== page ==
In collaboration with the Land Tenure Center (Nelson Institute) and with support from the USAID TransLinks program, Geography faculty and graduate students are addressing these issues and informing policy makers through various activities, e.g.:
Hosting an international workshop in Oct. 2011 on Land Tenure and Forest Governance that brought experts on REDD from around the globe. Leading this workshop were Lisa Naughton, Ian Baird, Cathy Day, Holly Gibbs and Matt Turner (all Geography) plus Jennifer Alix-Garcia (AAE, UW Madison) and Kelly Wendland (Univ of Idaho). Also attending and assisting were Geography grad students Erin Kitchell, Peter Swift and Will Shattuc. Presentations from this workshop were circulated in REDD-related events and at the Conference of Parties in Durban, South Africa in Dec 2011. [These are available online at www. rmportal.net/landtenureforestsworkshop. ]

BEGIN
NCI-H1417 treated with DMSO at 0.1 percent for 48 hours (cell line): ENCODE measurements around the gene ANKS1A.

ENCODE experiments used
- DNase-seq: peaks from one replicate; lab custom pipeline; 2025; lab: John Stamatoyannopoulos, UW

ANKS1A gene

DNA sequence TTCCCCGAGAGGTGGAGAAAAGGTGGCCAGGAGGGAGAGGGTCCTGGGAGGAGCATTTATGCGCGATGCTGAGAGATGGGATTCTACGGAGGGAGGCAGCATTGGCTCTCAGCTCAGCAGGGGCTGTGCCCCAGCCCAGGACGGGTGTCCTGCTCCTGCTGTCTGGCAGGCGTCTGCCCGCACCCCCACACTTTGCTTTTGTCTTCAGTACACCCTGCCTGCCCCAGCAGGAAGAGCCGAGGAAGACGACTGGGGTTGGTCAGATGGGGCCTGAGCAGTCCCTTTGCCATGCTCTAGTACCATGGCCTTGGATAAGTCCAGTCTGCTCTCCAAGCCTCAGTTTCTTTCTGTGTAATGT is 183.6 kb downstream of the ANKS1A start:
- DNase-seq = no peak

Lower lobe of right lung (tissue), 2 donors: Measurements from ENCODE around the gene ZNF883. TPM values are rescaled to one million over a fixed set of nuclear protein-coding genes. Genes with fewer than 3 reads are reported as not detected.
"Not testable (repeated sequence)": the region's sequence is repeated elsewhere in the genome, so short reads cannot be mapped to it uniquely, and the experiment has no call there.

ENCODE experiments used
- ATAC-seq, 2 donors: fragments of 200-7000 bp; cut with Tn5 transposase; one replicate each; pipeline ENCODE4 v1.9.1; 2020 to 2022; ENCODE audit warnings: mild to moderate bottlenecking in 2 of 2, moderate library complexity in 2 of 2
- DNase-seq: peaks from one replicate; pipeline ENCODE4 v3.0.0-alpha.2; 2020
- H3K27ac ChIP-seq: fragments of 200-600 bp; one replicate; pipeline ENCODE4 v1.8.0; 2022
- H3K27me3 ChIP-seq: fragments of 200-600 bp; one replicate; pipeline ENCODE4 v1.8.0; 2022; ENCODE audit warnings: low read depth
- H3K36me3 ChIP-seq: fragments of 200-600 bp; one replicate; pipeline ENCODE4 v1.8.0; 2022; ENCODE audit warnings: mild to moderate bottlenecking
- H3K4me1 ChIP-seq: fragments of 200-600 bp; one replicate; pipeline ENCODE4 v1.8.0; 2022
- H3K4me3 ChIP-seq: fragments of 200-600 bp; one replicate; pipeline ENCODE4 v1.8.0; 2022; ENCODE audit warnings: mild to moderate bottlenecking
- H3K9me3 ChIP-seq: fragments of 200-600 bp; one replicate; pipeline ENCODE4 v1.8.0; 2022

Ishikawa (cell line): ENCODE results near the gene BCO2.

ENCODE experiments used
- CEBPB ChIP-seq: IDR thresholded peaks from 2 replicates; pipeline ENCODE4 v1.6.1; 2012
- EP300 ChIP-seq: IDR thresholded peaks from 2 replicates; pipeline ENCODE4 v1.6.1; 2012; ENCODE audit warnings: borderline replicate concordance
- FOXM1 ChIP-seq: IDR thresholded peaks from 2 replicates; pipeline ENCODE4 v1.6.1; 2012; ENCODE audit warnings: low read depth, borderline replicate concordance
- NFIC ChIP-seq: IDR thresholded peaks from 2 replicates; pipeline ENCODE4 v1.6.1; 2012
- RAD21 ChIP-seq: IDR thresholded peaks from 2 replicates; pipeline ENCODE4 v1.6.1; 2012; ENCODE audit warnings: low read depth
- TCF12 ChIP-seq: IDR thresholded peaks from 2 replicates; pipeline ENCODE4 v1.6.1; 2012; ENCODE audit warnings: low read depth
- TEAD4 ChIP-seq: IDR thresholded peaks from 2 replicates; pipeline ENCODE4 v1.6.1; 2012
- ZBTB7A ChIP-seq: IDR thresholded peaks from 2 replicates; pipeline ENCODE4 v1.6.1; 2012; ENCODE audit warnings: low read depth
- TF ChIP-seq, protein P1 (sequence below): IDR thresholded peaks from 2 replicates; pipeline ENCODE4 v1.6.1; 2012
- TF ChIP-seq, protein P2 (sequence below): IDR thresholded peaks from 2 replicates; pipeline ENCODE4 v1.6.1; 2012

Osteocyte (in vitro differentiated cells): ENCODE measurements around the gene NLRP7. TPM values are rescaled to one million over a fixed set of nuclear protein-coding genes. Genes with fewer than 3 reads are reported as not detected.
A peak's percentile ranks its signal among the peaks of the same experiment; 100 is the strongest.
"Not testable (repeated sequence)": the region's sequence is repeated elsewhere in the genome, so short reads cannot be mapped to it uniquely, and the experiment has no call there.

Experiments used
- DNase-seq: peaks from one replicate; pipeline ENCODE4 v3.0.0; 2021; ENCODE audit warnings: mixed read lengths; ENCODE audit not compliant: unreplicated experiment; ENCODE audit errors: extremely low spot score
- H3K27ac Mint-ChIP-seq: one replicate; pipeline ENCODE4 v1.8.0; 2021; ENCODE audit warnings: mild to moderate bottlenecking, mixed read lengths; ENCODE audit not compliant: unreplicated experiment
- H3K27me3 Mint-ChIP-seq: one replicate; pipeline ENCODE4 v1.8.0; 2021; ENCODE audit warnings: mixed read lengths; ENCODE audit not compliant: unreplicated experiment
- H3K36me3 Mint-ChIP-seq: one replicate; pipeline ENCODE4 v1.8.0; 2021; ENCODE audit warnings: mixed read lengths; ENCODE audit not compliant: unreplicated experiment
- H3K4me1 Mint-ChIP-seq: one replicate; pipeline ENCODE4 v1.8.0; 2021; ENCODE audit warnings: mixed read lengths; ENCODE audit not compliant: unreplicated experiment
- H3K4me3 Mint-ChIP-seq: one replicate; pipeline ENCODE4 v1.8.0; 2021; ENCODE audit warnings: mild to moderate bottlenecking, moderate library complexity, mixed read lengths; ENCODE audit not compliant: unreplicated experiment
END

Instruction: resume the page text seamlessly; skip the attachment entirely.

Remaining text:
Building on the workshop, Prof Lisa Naughton and PhD student Cathy Day co-edited a publication (Jan 2012) entitled Lessons about Land Tenure, Forest Governance and REDD . This volume includes case studies of pilot programs from across the tropics revealing the promise and risks of REDD in terms of local land security. [available http://nelson.wisc.edu/ltc/publications.php]
Preparing a special issue of the academic journal World Development that will feature selected papers from the workshop.